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Free rape kits eliminate medical bill, retraumatization

By Carleigh Turner, Web Designer

In the wake of various publicized claims of sexual assault, Illinois is taking a positive step toward empowering victims to report their rapes.

As of Jan. 1, 2016, victims of sexual assault in Illinois will not be billed for purchasing a rape kit, allowing those who were unable to afford the evidence for the crime committed against them a voice and a chance to get the justice they deserve.

According to an article by CBS News titled, "For some sex assault victims, ordeal carries price tag," a college student who was raped two nights in a row said her rape kit cost her around $2,000, none of which covered by her insurance.

This service is integral for potential legal action and will hopefully allow all those affected by sexual violence to be less likely to forego justice for the crimes committed against them.

Miami University has its own definition for forcible sex offenses:

"Any sexual act directed against another person, forcibly and/or against that person's will; or not forcible or against the person's will where the victim is incapable of giving consent. -Forcible Rape, Forcible Sodomy, Sexual Assault with an Object and Forcible Fondling."

A rape kit, or sexual assault forensic exam, consists of bags and paper sheets for evidence collection, a comb, documentation forms, envelopes, instructions, materials for blood samples and swabs. If one plans on getting this exam, it is imperative that they do everything in their power not to destroy any evidence.

Bathing, showering, using the restroom, changing clothes, combing hair and cleaning up the violated area could make evidence invalid.

During the exam, a doctor or nurse will check for any injuries or evidence of force. If there are visible injuries, you may give consent to have pictures taken. These images can be used in trial in case any injuries have healed. Fingernail scrapings, as well as foreign matter on the body and clothes the victim was wearing, are also important evidence if the victim decides to continue with an investigation.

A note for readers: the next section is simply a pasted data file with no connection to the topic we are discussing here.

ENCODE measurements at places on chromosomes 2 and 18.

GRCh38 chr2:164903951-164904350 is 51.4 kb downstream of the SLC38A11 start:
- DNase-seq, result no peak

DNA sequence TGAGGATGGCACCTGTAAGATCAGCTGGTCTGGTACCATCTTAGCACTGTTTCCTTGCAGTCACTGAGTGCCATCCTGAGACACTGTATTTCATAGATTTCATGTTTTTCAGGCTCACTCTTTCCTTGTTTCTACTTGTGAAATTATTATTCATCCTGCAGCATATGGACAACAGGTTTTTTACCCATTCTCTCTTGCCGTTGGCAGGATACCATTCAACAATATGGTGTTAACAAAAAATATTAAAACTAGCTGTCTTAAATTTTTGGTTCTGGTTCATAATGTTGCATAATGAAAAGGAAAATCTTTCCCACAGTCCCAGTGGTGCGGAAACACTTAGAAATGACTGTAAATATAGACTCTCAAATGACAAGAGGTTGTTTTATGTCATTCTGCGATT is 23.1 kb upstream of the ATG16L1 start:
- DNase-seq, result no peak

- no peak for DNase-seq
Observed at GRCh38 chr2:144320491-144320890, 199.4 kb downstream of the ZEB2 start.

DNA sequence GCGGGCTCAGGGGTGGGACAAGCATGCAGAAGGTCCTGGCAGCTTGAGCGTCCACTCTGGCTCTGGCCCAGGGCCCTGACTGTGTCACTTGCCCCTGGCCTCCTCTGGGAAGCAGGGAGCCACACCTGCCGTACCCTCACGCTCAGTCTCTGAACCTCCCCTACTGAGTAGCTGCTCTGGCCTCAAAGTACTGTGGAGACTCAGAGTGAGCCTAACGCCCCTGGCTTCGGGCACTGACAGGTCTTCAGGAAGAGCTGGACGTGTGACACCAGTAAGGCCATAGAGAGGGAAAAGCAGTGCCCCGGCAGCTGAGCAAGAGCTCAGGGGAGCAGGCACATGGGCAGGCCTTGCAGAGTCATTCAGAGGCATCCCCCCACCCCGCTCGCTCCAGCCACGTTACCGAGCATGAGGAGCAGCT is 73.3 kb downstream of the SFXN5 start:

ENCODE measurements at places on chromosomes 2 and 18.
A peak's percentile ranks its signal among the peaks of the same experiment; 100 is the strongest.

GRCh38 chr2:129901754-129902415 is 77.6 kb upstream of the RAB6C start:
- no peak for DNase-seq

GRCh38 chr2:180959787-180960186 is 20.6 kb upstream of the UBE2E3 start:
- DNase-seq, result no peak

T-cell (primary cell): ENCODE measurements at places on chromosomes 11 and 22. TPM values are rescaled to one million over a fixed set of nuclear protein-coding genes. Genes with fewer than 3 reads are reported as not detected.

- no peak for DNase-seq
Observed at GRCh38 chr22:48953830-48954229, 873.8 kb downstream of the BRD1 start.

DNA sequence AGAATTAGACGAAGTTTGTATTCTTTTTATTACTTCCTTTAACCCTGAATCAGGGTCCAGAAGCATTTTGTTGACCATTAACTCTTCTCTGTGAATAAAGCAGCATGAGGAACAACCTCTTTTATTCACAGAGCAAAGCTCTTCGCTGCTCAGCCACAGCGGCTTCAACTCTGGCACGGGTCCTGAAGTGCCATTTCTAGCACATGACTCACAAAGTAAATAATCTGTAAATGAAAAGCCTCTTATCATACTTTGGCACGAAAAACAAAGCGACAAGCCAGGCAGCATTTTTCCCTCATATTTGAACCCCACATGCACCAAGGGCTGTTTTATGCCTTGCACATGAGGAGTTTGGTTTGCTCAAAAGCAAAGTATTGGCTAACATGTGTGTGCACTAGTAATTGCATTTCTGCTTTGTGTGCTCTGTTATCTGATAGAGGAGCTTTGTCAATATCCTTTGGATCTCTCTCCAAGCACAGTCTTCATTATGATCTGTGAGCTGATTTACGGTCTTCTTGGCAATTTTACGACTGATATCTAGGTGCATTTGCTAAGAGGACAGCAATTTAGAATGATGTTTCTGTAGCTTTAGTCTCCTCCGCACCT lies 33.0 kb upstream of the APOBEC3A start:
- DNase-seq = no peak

The rape kit may also include an internal exam where samples would be taken from the vagina, mouth or rectum to test for any remnants of sperm or semen.

According to the Rape Abuse & Incest National Network (RAINN), 68 percent of sexual assault cases go unreported, making it one of the most under reported crimes from 2008-12.

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Yet, these staggering statistics are not the whole story.

When someone experiences the trauma of a sexual assault, many chemical reactions occur in the brain, often making it difficult for a victim to remember what exactly happened to them.

In traumatic events, it has been said the most effective way to cope is to relive the trauma then communicate it to others. However, the adrenal glands saturate the brain with opioid-boosting hormones in order to protect it from physical and emotional trauma, greatly affecting the victims' memory, according to a Huffington Post article titled, "What Sexual Assault Does To The Brain."

Because of this, it is of utmost importance that any victim of sexual violence takes all precautions necessary immediately after the assault. Acquiring these records will give the victim's case its strongest chance at obtaining justice.

The recent influx of publicized sexual assault cases and the firestorm they have caused is enough to make anyone nervous about reporting their own experience. However, not reporting an assault only perpetuates the notion that it is possible to get away with rape.

It is going to require much more cooperation between medical facilities, media outlets, victims and law enforcement if this issue is ever going to be dealt with. If society began to treat rape like it did the victims of shootings, the statistics mentioned earlier might look much different.

Just because somebody is breathing, does not mean they are alive.

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